Greek mathematician Archimedes once wrote, “Give me a lever long enough and a fulcrum on which to place it, and I shall move the world.”
The concept of leverage — using small efforts to achieve great results — is a curriculum basic to both engineering and business schools. Business owners and investors who use leverage wisely can turn a small investment into a big gain. And if a big gain doesn’t materialize, then it’s easier to lose a small investment than a big one.
Over the past five years, this column has discussed dozens of topics designed to help dealers sell more, manage better and plan effectively. The ideas presented were not original to me; rather, they were compiled from discussions with dealers who had used such ideas successfully. A common thread running through these discussions is that the Internet is a tremendous tool for leveraging an antique business if it’s used properly. It’s easy to spend thousands — or tens of thousands — of dollars to develop a strong online presence in your market. But if you were to spend thousands of dollars, you wouldn’t be leveraging, you’d just be spending.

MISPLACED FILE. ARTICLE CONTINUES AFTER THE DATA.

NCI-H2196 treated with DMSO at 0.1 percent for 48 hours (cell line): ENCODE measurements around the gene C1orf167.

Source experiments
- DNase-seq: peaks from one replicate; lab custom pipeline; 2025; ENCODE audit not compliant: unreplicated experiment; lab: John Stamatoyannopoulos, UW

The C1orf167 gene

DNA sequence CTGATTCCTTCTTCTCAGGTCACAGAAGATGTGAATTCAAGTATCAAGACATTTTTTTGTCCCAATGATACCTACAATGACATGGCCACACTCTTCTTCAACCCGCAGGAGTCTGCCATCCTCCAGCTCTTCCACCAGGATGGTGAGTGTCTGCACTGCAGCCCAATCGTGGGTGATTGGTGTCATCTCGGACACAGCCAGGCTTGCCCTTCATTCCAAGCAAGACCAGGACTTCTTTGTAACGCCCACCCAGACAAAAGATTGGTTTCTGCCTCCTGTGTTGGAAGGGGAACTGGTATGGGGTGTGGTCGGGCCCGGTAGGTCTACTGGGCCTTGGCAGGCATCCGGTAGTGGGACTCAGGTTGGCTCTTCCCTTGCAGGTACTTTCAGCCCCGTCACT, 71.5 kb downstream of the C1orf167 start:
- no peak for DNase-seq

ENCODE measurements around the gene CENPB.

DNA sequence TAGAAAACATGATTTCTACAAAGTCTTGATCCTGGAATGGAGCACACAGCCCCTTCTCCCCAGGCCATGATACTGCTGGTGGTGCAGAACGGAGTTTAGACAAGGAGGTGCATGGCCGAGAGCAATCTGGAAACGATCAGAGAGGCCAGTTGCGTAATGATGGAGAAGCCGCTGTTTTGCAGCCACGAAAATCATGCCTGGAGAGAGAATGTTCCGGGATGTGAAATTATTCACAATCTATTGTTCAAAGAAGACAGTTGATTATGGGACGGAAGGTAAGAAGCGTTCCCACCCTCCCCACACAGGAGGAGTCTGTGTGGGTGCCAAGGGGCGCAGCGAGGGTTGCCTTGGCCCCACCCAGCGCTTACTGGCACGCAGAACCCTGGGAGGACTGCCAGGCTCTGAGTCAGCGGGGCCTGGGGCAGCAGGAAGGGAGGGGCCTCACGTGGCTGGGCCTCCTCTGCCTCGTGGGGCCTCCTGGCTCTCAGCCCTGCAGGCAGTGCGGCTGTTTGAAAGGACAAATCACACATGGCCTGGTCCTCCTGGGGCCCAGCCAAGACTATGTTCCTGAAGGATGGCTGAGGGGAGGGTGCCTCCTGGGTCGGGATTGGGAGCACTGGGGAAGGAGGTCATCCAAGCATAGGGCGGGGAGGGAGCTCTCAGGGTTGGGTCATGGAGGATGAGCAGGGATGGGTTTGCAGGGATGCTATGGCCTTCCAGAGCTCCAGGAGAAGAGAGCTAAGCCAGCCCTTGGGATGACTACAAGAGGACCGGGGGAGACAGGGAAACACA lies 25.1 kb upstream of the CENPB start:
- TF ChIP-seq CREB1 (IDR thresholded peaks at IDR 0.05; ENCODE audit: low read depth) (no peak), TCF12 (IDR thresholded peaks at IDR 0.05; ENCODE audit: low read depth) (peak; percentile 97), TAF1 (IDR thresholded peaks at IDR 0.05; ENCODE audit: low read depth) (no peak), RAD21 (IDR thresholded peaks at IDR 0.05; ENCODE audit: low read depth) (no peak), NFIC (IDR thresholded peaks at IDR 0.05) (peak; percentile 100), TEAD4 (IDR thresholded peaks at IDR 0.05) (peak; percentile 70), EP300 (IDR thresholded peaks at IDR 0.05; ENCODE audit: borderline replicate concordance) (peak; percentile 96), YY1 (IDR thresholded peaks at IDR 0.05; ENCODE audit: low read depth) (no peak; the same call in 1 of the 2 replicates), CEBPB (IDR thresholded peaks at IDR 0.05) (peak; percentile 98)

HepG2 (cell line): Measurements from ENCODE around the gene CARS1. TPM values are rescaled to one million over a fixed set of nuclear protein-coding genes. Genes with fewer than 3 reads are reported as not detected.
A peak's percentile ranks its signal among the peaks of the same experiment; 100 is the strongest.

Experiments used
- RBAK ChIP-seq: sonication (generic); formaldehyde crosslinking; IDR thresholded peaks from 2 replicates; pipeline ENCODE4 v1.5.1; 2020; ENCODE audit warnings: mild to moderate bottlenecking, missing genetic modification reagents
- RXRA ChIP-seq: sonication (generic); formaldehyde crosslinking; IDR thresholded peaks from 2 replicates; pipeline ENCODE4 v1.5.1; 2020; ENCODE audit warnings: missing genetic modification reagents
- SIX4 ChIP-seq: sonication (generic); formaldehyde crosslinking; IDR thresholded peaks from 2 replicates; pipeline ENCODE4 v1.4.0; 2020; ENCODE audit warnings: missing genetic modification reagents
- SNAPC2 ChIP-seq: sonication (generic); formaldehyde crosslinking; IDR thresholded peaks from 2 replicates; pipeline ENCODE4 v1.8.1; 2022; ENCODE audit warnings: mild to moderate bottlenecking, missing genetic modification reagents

Thirty-eight-year-old Kevin Mayeu of North Carolina’s Raleigh Furniture Gallery is an antique dealer who understands how to leverage his marketing efforts and operating policies to produce outstanding results. His website, incorporates email, Facebook, and Twitter.